What to Expect
- Archival boxes
Donating to an Archive
What to Donate
- Brochures and fliers
- Films/videos/audio tapes (including identifying information)
- Genealogical information
- Legal documents
- Photographs (with subjects and locations identified)
- Professional papers
- Scrapbooks/photo albums
- Subject files
Organize and Describe
- Who is in the picture/writing/film, etc.?
- Where did it come from?
- Why is it relevant?
- What is the artifact?
- When was it created?
Find a Repository
Factors to Consider
- Access to Collections: Access to donated materials is governed by the repository’s policies regarding availability, duplication, and publication. It is recommended that donors become familiar with such policies and discuss any special needs or concerns with the archivist or curator prior to completing the donation.
- Conditional Gifts: A repository usually is unable to promise that donated materials will be exhibited or used in some other specific fashion as a condition of accepting the gift.
- Copyright: Assignment of copyright is often complex, and donors should work with the repository staff to clarify issues of copyright ownership. Typically, the copyright belongs to the creator of the materials, but can be legally transferred to heirs or others.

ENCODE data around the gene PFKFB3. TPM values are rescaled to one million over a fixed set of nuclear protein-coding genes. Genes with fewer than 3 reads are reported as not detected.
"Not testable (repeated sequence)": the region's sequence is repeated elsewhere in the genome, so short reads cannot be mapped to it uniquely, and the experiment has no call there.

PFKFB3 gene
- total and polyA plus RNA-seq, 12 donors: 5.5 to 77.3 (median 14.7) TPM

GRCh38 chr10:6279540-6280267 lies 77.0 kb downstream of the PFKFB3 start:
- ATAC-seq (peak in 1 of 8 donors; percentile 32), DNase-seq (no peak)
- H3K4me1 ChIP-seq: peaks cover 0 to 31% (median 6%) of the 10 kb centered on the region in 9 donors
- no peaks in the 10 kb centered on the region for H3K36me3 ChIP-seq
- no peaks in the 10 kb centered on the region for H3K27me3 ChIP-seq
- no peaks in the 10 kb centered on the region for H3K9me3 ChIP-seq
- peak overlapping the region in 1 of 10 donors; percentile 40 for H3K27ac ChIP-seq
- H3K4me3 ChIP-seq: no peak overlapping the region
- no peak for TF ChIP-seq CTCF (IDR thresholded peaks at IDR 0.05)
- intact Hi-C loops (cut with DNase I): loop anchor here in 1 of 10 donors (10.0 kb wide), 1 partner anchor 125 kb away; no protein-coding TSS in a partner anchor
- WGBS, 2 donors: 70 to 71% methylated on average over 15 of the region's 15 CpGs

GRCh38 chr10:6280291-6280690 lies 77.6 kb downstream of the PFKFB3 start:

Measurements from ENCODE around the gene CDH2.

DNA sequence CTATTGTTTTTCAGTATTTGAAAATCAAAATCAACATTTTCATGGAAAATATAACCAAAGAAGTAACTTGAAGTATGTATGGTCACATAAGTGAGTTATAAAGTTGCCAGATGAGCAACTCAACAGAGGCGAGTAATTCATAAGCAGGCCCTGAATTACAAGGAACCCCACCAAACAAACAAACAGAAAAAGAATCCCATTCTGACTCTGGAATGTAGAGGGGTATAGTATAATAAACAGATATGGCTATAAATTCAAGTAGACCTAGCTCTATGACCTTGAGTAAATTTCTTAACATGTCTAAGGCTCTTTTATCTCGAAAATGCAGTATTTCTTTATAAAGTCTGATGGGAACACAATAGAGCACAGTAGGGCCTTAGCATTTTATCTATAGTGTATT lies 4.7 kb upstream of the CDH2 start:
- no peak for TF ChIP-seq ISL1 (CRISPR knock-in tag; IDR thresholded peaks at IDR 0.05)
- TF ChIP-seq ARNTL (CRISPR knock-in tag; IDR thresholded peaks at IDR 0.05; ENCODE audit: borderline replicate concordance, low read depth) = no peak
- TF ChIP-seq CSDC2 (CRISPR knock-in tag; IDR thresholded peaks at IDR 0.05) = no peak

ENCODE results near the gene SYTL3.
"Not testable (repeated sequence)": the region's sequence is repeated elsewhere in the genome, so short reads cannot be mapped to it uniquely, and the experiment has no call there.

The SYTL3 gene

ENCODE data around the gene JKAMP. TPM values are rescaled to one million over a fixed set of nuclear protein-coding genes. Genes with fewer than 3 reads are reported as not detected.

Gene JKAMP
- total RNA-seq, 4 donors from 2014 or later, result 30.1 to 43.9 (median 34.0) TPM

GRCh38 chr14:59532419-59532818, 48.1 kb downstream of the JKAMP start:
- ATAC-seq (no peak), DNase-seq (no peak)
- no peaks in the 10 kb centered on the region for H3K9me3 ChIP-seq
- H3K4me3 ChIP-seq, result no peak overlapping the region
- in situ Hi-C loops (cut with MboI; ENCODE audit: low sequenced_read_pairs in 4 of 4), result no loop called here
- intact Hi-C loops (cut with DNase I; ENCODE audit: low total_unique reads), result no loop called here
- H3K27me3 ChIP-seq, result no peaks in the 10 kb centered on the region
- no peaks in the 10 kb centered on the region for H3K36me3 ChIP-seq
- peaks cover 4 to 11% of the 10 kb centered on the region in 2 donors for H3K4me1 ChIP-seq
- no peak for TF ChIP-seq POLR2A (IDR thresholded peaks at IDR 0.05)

- Monetary Appraisals for Tax Deduction: In some situations, it may be possible for a donor to take a tax deduction for the donation of a collection to a repository. To find out for sure, speak with your tax accountant or attorney.
- Monetary Donations: Most repositories are nonprofit organizations. Preparing materials for use by researchers can be the most expensive operation in a repository. Monetary donations are rarely a prerequisite for the acceptance of a collection, but donors who are able to assist repositories by donating funds are encouraged to do so.
- Restrictions on Access: If a donor is concerned that confidential material may be represented in personal or family records, it is important that they identify these items or concerns ahead of time. They will then want to discuss with the archivist the possibility of restricting part of the collection to protect the privacy of the donor or their family.